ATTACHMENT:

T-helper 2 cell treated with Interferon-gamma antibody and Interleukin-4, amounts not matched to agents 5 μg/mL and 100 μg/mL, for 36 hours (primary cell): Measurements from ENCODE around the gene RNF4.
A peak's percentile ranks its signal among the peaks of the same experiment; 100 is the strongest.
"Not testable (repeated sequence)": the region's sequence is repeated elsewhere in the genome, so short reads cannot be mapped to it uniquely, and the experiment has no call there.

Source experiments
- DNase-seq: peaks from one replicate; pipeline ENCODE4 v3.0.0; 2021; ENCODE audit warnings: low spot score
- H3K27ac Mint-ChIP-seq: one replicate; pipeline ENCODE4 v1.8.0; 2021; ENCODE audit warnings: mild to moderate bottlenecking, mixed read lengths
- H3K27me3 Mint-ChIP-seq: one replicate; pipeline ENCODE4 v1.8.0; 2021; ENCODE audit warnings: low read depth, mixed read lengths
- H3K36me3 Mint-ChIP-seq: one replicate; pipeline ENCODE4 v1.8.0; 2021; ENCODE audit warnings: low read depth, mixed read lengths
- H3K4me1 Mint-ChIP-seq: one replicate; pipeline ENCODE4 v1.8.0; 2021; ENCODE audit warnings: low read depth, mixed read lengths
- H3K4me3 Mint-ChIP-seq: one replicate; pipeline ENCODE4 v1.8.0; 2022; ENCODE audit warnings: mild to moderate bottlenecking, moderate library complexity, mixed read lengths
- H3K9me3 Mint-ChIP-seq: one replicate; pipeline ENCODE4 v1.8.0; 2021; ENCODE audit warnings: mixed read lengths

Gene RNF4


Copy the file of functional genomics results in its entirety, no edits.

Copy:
T-helper 2 cell treated with Interferon-gamma antibody and Interleukin-4, amounts not matched to agents 5 μg/mL and 100 μg/mL, for 36 hours (primary cell): Measurements from ENCODE around the gene RNF4.
A peak's percentile ranks its signal among the peaks of the same experiment; 100 is the strongest.
"Not testable (repeated sequence)": the region's sequence is repeated elsewhere in the genome, so short reads cannot be mapped to it uniquely, and the experiment has no call there.

Source experiments
- DNase-seq: peaks from one replicate; pipeline ENCODE4 v3.0.0; 2021; ENCODE audit warnings: low spot score
- H3K27ac Mint-ChIP-seq: one replicate; pipeline ENCODE4 v1.8.0; 2021; ENCODE audit warnings: mild to moderate bottlenecking, mixed read lengths
- H3K27me3 Mint-ChIP-seq: one replicate; pipeline ENCODE4 v1.8.0; 2021; ENCODE audit warnings: low read depth, mixed read lengths
- H3K36me3 Mint-ChIP-seq: one replicate; pipeline ENCODE4 v1.8.0; 2021; ENCODE audit warnings: low read depth, mixed read lengths
- H3K4me1 Mint-ChIP-seq: one replicate; pipeline ENCODE4 v1.8.0; 2021; ENCODE audit warnings: low read depth, mixed read lengths
- H3K4me3 Mint-ChIP-seq: one replicate; pipeline ENCODE4 v1.8.0; 2022; ENCODE audit warnings: mild to moderate bottlenecking, moderate library complexity, mixed read lengths
- H3K9me3 Mint-ChIP-seq: one replicate; pipeline ENCODE4 v1.8.0; 2021; ENCODE audit warnings: mixed read lengths

Gene RNF4